Organisational Culture & Change Management

illustration for organisational culture

The research of Geert Hofstede has shown that cultural differences between nations are particularly found at the deepest level, the level of values. In comparison, cultural differences among organisations are principally identified at the level of practices. Practices are more tangible than values.

Organisational Culture can be defined as "the collective programming of the mind that distinguishes the members of one organisation from others."

The Organisational Cultural model, further developed by Bob Waisfisz in collaboration with Geert Hofstede, consists of six autonomous dimensions (variables) and two semi-autonomous dimensions.

Please note that the model on Organisational Culture that we describe on this website is a derivative of Geert Hofstede's research findings, and therefore not identical to the descriptions of Organisational Culture that can be found in Hofstede's publications.  

More about Organisational Culture

Hofstede’s research shows that organisational cultures differ mainly at the level of practices. These are more superficial and more easily learned and unlearned than values forming the core of national cultures. As a consequence, the Hofstede dimensions of national cultures cannot be used by comparing cultures of organisations within the same country. The two models describe different layers of our reality. 

National culture is one of the many factors shaping organisational culture next to such factors as personality of founder, feelings of insecurity, expectations of stakeholders and type of technology in use. Thus, organisations in the same country are normally shaped by the same national culture, unless regional cultural differences are very big such as in Italy or Switzerland.

The Organisational Cultural research project

A research project aimed at mapping organisational culture was conducted by around 20 research fellows in the 1980s in Denmark and the Netherlands headed by Geert Hofstede. The project was successful as it resulted in a model. Contrary to what people often believe, such models don’t explain anything. Yet, they can be very useful, at least if they allow us to analyse work reality and to think and communicate about work reality in a meaningful way.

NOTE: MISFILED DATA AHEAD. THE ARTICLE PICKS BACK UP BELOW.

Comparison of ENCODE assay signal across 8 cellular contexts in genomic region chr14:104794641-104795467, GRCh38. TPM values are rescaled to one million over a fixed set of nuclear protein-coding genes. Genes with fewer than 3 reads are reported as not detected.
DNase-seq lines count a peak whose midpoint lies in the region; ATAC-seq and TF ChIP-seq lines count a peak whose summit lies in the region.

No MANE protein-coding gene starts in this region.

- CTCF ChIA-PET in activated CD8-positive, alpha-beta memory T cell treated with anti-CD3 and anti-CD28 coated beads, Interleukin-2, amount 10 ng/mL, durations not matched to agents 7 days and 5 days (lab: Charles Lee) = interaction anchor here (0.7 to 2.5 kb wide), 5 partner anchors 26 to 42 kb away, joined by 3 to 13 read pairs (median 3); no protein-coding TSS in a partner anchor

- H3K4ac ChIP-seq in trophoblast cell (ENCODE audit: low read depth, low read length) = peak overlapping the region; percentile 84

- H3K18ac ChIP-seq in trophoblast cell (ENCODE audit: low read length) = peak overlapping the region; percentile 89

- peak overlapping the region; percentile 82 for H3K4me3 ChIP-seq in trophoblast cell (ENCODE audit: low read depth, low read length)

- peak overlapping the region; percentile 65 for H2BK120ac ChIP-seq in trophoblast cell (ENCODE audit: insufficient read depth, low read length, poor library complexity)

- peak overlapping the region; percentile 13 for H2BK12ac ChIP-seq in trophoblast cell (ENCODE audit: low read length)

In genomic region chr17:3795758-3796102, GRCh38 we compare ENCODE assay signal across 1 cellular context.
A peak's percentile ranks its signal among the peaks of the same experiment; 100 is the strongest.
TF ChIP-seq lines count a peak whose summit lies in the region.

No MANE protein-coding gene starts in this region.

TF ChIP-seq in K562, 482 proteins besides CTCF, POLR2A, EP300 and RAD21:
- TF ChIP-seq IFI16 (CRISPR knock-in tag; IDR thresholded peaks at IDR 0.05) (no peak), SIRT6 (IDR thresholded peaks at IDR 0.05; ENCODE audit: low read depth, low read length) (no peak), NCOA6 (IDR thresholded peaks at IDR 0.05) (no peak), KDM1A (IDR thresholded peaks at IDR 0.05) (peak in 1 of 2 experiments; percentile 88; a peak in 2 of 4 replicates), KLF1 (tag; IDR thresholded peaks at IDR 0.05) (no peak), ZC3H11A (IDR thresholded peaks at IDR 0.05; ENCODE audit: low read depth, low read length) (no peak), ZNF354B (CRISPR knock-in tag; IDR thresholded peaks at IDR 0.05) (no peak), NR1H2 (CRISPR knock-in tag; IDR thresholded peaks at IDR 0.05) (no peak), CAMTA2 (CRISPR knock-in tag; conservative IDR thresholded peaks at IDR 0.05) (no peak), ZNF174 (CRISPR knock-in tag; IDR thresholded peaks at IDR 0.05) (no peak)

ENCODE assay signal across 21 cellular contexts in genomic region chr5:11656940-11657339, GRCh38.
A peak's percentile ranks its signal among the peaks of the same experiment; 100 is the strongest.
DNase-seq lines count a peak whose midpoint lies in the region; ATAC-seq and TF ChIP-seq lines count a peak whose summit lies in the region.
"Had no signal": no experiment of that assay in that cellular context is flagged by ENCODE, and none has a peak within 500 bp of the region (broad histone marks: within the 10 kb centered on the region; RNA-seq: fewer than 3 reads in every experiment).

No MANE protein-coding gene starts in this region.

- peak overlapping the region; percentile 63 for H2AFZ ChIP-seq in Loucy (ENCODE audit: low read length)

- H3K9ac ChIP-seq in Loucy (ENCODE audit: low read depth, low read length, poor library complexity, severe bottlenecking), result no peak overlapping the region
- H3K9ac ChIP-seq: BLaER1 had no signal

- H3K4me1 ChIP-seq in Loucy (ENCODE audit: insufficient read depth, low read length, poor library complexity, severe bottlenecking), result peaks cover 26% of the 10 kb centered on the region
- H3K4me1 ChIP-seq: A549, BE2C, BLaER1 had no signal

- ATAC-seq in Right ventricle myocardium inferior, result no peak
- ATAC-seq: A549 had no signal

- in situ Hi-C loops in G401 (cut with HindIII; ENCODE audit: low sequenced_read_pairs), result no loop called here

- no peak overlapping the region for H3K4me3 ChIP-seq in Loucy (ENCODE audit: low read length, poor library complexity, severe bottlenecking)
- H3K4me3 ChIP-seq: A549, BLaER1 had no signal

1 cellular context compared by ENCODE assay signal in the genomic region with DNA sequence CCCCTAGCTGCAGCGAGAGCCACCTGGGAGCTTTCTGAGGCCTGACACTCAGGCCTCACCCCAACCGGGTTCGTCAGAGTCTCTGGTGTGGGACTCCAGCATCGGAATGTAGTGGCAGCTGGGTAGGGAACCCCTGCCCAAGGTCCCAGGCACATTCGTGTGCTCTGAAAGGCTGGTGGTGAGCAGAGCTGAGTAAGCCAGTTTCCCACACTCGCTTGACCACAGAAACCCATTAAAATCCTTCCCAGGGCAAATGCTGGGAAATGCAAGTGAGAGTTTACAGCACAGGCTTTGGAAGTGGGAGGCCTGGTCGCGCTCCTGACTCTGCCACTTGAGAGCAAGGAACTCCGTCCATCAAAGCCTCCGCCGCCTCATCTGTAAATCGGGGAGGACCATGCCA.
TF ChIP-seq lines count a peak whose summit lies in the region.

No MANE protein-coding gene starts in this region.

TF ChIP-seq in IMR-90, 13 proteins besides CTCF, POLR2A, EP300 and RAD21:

Once cultures of organisations have been mapped, we can indicate whether culture will enable or hinder realisation of whatever objective the management wants to realise, at least if group behaviour is playing a role. The latter is mostly the case in organisations, as everybody knows that putting ten clever people together doesn’t necessarily result in the creation of a clever group. 

The Organisational Cultural model (further developed by Bob Waisfisz in collaboration with Geert Hofstede) consists of six autonomous dimensions (variables) and two semi-autonomous dimensions.

The model is called “The Hofstede Model - on strategy, culture and change” (read more at  www.hofstedemodel.com)

The word “strategy” implies that culture and strategy ought to be linked together. By mapping cultures we know how people in organisations relate to each other, to their work and to the outside world, called “actual culture”. The actual culture will not tell us whether it will enable or hinder realisation of the mission, vision, objectives and strategies in the best possible way. That has to be defined, by translating the above in terms of culture, called “optimal culture”. Given that the dimensions in the model are precisely defined, it is doable to define the optimal culture, then to assess discrepancies between actual and optimal culture, and to bridge the gaps if so required.